Human Rights Watch Film Festival 2014: Saving Face Review

Saving Face

Saving Face

Winner of the Oscar for Best Documentary Short in 2012, Saving Face addresses one of Pakistan’s most horrific societal issues— the alarmingly frequent acid attacks on women. The shocking truth is that most of these attacks are being perpetrated by spouses or other close family members. The film follows the lives of acid-attack survivors Zakia and Rukhsana as they attempt to bring their assailants to justice and move on with their lives.

It’s a blunt and forthright film that shows a pair of filmmakers, directors Sharmeen Obaid-Chinoy and Daniel Junge that are not afraid to confront and challenge the people behind these attacks, asking hard questions about the premeditation that goes into them and the apparent disinterest in prosecuting the guilty. There’s also a sympathetic ear and talented hands in the form of plastic surgeon Dr. Mohammad Jawad, who has returned to his home country from the United States to assist them. Jawad acts as the audience’s conscience, as he is as appalled and angry about the situation as the viewer is.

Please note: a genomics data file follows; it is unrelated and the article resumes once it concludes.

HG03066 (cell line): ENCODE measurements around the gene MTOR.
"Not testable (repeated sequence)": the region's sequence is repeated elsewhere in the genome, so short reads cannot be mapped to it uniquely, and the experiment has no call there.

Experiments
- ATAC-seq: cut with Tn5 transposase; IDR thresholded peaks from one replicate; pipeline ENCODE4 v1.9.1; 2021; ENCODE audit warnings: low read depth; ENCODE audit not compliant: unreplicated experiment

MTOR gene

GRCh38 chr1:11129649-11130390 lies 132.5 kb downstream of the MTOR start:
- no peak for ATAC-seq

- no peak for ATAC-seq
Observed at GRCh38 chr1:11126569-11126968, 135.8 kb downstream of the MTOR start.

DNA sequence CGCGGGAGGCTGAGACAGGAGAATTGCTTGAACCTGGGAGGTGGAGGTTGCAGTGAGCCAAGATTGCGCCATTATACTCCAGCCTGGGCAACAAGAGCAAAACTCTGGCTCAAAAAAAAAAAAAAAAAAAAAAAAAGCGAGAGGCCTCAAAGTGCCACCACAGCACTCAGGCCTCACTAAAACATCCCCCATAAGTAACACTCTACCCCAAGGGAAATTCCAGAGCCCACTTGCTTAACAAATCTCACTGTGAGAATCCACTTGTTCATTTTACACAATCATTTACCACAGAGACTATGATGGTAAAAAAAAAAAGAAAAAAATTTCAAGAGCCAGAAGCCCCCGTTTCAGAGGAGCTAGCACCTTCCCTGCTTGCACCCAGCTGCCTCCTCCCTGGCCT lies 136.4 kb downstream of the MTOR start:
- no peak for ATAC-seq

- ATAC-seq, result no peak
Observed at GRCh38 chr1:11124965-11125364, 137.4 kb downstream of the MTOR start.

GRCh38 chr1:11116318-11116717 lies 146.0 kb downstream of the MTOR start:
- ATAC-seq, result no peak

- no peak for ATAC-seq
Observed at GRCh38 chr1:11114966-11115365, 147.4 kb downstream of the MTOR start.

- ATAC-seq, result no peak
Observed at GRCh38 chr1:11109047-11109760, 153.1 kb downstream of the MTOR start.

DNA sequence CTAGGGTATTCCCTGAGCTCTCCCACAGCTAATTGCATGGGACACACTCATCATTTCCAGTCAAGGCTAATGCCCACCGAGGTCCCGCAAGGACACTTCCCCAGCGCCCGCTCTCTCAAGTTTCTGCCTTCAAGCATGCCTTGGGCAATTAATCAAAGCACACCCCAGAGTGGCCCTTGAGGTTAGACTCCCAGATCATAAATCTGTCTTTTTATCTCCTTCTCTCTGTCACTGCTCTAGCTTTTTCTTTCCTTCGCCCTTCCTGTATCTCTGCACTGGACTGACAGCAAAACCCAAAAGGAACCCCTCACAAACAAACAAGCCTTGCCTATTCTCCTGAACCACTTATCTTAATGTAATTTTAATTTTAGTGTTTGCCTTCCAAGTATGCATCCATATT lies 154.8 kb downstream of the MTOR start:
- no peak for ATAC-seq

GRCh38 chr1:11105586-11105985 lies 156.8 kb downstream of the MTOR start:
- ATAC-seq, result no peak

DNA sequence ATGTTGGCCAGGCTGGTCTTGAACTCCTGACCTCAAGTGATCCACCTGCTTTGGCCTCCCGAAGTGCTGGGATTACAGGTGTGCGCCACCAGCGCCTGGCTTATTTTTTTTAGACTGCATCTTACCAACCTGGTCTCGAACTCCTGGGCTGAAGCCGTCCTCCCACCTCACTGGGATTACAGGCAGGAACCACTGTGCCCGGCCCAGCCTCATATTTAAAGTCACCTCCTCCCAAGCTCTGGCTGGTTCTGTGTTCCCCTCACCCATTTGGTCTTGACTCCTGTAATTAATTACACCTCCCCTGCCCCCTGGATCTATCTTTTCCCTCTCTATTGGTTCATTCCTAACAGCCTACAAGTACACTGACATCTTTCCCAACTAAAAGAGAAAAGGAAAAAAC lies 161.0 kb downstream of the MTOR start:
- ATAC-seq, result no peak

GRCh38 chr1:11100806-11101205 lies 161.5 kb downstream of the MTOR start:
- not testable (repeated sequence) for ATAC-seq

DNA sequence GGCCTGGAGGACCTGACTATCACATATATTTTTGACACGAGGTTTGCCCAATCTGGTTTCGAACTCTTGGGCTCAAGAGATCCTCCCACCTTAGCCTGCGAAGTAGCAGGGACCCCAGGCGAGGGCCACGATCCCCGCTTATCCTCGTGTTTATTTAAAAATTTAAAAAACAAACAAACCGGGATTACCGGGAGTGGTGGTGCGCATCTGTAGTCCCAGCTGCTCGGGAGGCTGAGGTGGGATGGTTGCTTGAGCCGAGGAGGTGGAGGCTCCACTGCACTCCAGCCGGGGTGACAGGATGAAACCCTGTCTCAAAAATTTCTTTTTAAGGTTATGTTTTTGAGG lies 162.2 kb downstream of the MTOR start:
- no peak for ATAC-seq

It’s through the preparation for the women’s surgeries that we begin examining the lives of Zakia and Rukhsana and learn about their tragic and desperate circumstances. By the end the audience admires and respects these women for their strength, courage and bravery. Shot with an assured and unwavering hand, Saving Face is a vital documentary on a shocking subject matter that’s important, engrossing, and captivating. (Kirk Haviland)

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Screens

Sunday, March 2nd, 3:30pm, TIFF Bell Lightbox

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